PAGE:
Fear the Fever
Could being a parent be any more stressful this year? In-person schooling vs hybrid learning vs virtual learning. That decision alone can cause any normal person to have anxiety. Whatever your decision Mommas, it’s a great one. I made the decision to send my daughter back to school. The school had wonderful guidelines for reopening. I felt comfortable and confident that they would do their best to reduce the risk of infection from COVID-19. Personally, I have had a strict regimen of “sanitizing” when I arrive home from work to minimize my families, and I risk of infection since I work with the high-risk population.
Having a plan
I have a plan. I thought of every step of every possible scenario… or so I thought. Obviously, as a parent of a toddler, I knew my child would probably get sick at some point during the school year. It happens. Once she started daycare at three months old at her previous school, we became very familiar with the pediatrician office. From ear infections to hand-foot and mouth, the saga of being a first-time parent with a child in school hit me like a freight train. I honestly thought with the constant hand washing, sanitizing, and cleaning that maybe, just maybe my child would not get sick until after the holidays. Wishful thinking.
A little over one month into the school year, my baby wakes up cranky, face flushed, and feeling warm. I take her temperature like I have everyday since March, I’m a physician so I’m extra cautious with myself and our family. 103 degrees. BOOM! Hello, fever. I obviously get in contact with her teacher to tell her that my child will be out with a fever. I quickly make an appointment with her pediatrician’s office. Poor baby is not feeling herself. She’s sluggish and cuddly. I’ll take all the cuddles. I figured this is probably another ear infection. Once examined by the doctor, she explains to me how the only symptom is a fever. Ears? Clear. Nose? Clear. Chest? Clear. Throat? Clear. “With her only symptom being a high fever, I’m highly certain it’s Roseola since your daughter is almost two. It usually starts in children around two that attend daycare.” I breathe a sigh of relief. “But with these being these times, she’s going to need a COVID test as well.” COVID? Roseola is a high fever caused by a virus. Once the fever breaks, a massive rash appears on the body. COVID-19 is also a virus that attacks people in various ways.
My husband and I had been tested two days earlier and we were negative. This can’t be COVID. We test every other week because of our work in the medical field for the safety of our patients. We get our temperature checked around 5 times a day in the various hospitals and facilities we treat patients. Again, I tell myself this can’t be COVID. I start to tear up at the thought that I have to get my daughter tested for COVID. I explain my constant testing and sanitizing to the doctor but again she doesn’t think it’s COVID but with only having a fever as a symptom we have to do the test.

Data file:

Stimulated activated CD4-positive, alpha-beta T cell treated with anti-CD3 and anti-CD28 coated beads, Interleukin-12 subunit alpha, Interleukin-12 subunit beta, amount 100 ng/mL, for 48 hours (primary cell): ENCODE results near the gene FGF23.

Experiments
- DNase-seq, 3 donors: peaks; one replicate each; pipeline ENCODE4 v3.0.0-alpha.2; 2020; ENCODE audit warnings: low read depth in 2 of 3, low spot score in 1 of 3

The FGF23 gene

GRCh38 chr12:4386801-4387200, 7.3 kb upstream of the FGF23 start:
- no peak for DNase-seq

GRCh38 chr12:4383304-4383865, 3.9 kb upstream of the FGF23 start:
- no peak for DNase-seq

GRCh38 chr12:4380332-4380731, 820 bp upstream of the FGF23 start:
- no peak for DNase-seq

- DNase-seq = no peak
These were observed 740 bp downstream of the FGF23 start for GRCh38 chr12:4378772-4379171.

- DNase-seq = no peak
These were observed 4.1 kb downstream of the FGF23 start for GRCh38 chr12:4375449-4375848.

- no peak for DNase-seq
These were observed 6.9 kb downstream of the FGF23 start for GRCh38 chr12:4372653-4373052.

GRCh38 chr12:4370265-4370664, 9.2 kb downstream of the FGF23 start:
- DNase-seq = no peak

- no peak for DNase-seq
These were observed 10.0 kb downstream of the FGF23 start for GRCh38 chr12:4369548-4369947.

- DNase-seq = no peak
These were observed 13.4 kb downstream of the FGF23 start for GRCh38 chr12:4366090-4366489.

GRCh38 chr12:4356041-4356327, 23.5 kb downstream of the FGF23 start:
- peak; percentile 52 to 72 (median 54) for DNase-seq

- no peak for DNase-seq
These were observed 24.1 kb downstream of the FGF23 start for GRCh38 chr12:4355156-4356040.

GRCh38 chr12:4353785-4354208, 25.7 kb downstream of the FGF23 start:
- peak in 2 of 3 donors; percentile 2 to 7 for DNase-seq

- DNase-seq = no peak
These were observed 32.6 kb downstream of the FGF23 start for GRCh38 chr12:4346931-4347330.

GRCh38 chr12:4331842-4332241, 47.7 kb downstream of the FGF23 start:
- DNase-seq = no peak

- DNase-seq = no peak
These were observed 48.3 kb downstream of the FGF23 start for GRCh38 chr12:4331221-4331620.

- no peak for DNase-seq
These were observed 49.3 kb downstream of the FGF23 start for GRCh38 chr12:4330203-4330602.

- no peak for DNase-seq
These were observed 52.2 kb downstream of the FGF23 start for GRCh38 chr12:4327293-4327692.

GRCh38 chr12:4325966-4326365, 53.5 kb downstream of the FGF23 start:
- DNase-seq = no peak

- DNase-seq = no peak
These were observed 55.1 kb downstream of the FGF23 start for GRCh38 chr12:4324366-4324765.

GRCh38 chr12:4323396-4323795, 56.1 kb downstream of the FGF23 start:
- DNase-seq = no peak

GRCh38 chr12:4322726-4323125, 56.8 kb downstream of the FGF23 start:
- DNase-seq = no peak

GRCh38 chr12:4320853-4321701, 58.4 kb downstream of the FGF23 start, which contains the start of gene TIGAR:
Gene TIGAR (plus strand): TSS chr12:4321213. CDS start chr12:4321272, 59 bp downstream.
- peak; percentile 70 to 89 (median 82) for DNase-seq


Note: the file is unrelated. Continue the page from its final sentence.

I have explained the process. Children’s Hospital will call to make an appointment for us to come in to have my child tested. I am told that the results will be back within 24-72 hours. I am told to watch for the fever to either break and/or the COVID results. Children’s Hospital of New Orleans is amazing. They called me and set up an appointment in 2 hours. Let me say those are the longest 2 hours of my life. My poor baby is sick. She is cuddly with Mommy and she is obviously uncomfortable. Those 2 hours are spent with every possible thought running through my mind. I cry a lot. Thinking did I do this somehow to my child? Did I bring it home from work? I clean everything. I throw my clothes in the washer as soon as I get home before touching her. I sanitize my shoes daily, every time I go out. I obviously wear my mask all the time when I’m out and about. I get tested often. How is this even a possibility? I was negative two days ago. How is this happening? Then come the questions about should I have sent her to school? Is it my fault for sending her back? Mom guilt is obviously a real thing. She loves school. Her school is being so diligent with the sanitation and protocols. Her teachers are amazing. She’s happy there. I’m happy with her there. It was a LONG 2 hours.
I arrive for the test with my daughter and told to go to the Neuroscience department. The test is fast but not without some tears from both Mother and Daughter. Now we go home and wait. I am scared and worried. My poor baby is sick. I think back on the children and parents I saw at Children’s Hospital. I am instantly humbled. They looked worried. They looked worn. Their children had serious health conditions. I think of them and pray that they all are healed soon. I realize I am not alone. Every parent worries about their children. I get the call the next morning that my daughter is negative. Within 24 hours, the fever is broken and the Roseola rash appears. I breathe a sigh of relief. My baby is on the mend. I realize now that every decision I made was the right one. My daughter deserves to go to school and play. She deserves to make friends and have an interaction with children her age. She deserves a good education. I remind myself that I will continue my diligent sanitation and precautions.